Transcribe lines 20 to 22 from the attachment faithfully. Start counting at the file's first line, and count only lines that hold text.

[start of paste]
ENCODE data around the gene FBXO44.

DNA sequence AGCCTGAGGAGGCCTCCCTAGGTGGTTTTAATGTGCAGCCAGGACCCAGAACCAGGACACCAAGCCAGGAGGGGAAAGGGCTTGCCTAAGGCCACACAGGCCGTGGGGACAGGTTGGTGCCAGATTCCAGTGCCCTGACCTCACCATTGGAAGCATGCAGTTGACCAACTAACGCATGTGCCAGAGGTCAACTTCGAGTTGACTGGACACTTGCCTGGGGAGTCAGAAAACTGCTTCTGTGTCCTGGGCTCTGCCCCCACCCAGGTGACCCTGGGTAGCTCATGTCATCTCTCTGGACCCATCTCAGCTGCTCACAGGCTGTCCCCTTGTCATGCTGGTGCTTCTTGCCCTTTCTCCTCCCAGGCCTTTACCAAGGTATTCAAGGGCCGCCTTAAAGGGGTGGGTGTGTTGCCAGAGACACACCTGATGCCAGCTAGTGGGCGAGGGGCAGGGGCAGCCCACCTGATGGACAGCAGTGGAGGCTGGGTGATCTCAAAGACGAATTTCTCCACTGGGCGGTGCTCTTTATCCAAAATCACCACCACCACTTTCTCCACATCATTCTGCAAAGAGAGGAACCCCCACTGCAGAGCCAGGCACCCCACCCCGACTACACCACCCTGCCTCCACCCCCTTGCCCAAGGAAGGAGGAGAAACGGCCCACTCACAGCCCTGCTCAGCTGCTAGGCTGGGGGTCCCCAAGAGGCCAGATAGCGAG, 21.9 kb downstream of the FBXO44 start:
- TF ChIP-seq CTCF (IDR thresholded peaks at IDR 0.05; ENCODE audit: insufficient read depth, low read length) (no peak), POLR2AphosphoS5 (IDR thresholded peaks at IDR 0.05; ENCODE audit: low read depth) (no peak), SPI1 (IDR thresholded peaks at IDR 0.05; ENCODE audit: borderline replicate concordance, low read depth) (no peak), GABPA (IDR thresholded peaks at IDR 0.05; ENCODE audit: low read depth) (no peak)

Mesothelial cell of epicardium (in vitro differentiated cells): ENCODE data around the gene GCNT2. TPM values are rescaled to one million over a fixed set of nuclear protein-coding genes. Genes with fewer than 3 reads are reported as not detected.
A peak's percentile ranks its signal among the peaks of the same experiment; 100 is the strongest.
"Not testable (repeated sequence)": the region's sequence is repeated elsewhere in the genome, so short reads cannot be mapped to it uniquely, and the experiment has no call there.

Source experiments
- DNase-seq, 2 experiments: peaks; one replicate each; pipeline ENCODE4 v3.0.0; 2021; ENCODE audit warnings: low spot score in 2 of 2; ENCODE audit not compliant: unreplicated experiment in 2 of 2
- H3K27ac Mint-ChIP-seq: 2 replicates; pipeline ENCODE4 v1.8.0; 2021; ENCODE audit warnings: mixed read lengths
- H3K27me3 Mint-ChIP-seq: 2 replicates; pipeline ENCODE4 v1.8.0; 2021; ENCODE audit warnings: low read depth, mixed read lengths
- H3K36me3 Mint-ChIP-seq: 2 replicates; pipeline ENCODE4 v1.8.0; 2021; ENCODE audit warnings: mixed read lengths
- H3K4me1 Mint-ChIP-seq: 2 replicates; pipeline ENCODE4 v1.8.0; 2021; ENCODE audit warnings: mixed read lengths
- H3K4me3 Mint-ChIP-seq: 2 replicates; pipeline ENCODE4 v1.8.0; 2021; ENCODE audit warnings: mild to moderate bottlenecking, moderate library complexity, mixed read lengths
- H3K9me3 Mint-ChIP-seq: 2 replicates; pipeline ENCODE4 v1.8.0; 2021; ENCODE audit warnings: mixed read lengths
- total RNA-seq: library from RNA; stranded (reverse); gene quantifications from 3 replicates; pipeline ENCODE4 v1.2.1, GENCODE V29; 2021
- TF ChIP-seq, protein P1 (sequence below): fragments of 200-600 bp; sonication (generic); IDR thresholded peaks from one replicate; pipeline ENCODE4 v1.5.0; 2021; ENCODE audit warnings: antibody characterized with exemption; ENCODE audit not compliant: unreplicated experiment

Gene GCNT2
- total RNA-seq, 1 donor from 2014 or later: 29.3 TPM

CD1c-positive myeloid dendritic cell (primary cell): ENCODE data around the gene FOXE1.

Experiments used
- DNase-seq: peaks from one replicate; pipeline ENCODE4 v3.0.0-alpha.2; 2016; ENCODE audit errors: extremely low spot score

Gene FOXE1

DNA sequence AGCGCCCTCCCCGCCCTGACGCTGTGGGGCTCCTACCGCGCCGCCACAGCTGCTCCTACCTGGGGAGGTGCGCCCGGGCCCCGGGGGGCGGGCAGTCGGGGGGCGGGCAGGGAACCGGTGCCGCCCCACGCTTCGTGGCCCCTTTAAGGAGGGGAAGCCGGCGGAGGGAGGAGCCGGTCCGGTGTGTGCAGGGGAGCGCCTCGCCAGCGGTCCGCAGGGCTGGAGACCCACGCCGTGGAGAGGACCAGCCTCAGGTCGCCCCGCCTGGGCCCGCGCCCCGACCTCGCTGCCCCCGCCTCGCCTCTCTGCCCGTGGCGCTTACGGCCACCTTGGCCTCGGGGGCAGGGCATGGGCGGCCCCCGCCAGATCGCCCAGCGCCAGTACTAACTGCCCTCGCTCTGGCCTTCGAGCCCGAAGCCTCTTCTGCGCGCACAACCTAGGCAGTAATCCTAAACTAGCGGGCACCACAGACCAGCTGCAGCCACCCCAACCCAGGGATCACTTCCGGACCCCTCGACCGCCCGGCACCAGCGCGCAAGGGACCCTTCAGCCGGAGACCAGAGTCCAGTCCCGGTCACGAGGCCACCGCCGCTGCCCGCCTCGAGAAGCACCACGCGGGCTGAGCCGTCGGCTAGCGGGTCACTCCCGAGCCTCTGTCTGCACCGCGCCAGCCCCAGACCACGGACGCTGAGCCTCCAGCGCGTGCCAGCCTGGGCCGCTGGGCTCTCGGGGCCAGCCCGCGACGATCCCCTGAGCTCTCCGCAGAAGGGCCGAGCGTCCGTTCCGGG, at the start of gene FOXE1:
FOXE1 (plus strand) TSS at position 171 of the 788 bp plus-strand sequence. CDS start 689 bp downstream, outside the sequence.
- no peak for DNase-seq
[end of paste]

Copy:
Experiments used
- DNase-seq: peaks from one replicate; pipeline ENCODE4 v3.0.0-alpha.2; 2016; ENCODE audit errors: extremely low spot score

Gene FOXE1